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Future Feminine: Powerful Photographs in Celebration of Social Escapism - Another Magazine

Photography and politics collide in the work of LA-based photographer Remy Holwick

Text by Irina Baconsky

Future Feminine is a new group exhibition navigating the female gaze in 21st century photography – and looking forward to what the future holds. To celebrate the opening at LA’s Fahey Klein Gallery this week, we meet the participating artists – Honey Long and Prue StentMagdalena WosinskaAmanda Charchian and Remy Holwick – to take a closer look at their work.

The art world may seem inescapably self-regarding, but Remy Holwick’s vision roams far and wide. A child of the late 70s post-hippie California art scene – her father was a painter, her mother a model and her godfather the photographer behind The Doors’ L.A. Woman cover – Holwick had no difficulty embracing the blissful determinism of a life devoted to creative pursuits. “I grew up with the assumption that I would eventually go into art, and I’ve always been perfectly fine with that,” she tells us. “Most art forms are quite solitary and individual, but I was especially drawn to photography because it’s so collaborative, and I feed off other people’s energy.” If today manipulating the camera has become second nature to the LA-based image-maker, her initial fondness for the medium was ignited during her extensive experience of working as a photographic subject. “I got scouted to model at 22 and spent many years on set, which was the best education I could possibly have gotten,” she says, reminiscing on her eye-opening encounters with the likes of Ellen von Unwerth or David Sims.

A hyper-saturated jigsaw of aesthetic influences, Holwick’s work fuses unabashed emotion, a heavy sense of nostalgia, and heightened, psychedelic visuals. As part of Future Feminine, her ambition was to explore an element of femininity that is detached from gender. “For this body of work, I didn’t shoot cis-het women,” she explains. “I don’t limit femininity to biological womanhood, and most of my subjects tend to be gender-fluid people, transgender women, or even men.” Her gaze shifts the focus from the sheer physicality of femininity to its ineffable essence. “To me, there is this grace, this energy that I find fascinating,” she continues. “It’s something that I don’t exude myself, despite being a woman, but when I see it in others I’m instantly mystified by it.”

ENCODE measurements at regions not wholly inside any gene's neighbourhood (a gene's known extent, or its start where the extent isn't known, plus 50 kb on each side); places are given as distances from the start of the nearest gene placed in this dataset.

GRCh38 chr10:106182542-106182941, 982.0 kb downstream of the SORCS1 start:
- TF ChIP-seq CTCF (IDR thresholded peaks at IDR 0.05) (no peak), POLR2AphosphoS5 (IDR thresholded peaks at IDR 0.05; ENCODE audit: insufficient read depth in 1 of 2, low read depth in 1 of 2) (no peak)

By examining modernity through the lens of 60s and 70s surreal acid-trip visuals, the photographer draws a parallel between two vastly different eras strongly bound by the element of political unrest. “My work is highly political without being about politics,” she argues. “It’s impossible not to make political work in this culture. The violence with which the categorisation of individual identities has been enforced on society has caused a lot of pain to a lot of people for so long, and it’s part of our duty as artists to try and heal the wounds of time.”

As such, one of the missions closest to Holwick’s heart is to remind people of the importance of dreaming. Her imagery invites the viewer into a utopian fantasy world utterly unrestricted by norms, stereotypes or rigid definitions. “The people in the photos aren’t models,” she says. “They’re just people performing an act of social escapism by going into the desert and, for a weekend, just fully living out their most radical fantasies and dreams.”

Possessing a magical, almost transcendental quality to them, Holwick’s photographs depict a world outside of the possible experience, where norms are defiantly subverted and the standards of beauty don’t fail to reflect the true make-up of the world. “When you feel repressed by the external, it’s easy to forget who you really are,” she concludes. “If you can’t be yourself and embrace what truly makes you feel alive, is life even worth living?”